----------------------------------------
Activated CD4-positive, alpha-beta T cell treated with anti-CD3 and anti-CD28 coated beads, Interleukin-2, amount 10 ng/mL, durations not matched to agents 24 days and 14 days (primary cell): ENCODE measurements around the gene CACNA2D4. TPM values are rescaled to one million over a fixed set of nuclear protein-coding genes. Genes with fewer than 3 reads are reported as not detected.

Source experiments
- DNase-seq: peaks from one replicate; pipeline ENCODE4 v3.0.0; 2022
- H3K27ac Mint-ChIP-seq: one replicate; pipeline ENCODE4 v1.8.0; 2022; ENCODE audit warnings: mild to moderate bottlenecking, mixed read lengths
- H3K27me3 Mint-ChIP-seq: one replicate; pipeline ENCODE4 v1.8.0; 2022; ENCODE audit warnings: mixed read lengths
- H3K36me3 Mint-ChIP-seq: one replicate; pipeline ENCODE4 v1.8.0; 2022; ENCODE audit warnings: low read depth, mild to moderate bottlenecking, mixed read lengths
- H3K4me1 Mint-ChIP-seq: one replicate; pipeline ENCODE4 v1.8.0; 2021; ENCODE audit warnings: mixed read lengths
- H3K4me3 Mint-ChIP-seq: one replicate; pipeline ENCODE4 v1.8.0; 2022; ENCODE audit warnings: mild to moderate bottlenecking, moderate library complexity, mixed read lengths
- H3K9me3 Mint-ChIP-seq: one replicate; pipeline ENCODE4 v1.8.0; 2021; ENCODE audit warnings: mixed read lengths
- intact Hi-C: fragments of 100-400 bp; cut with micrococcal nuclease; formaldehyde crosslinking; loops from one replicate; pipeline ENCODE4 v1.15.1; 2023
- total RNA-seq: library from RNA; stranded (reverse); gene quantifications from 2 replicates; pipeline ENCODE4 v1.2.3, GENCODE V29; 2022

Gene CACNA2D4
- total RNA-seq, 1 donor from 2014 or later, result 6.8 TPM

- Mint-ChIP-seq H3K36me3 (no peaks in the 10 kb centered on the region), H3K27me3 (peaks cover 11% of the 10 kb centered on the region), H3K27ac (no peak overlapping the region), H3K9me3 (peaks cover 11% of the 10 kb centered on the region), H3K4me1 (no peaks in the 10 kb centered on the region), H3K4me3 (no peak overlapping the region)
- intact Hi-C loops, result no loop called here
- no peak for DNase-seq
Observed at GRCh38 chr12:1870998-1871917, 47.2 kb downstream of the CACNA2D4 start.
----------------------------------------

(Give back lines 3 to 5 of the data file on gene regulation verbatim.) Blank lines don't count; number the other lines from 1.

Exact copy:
- DNase-seq: peaks from one replicate; pipeline ENCODE4 v3.0.0; 2022
- H3K27ac Mint-ChIP-seq: one replicate; pipeline ENCODE4 v1.8.0; 2022; ENCODE audit warnings: mild to moderate bottlenecking, mixed read lengths
- H3K27me3 Mint-ChIP-seq: one replicate; pipeline ENCODE4 v1.8.0; 2022; ENCODE audit warnings: mixed read lengths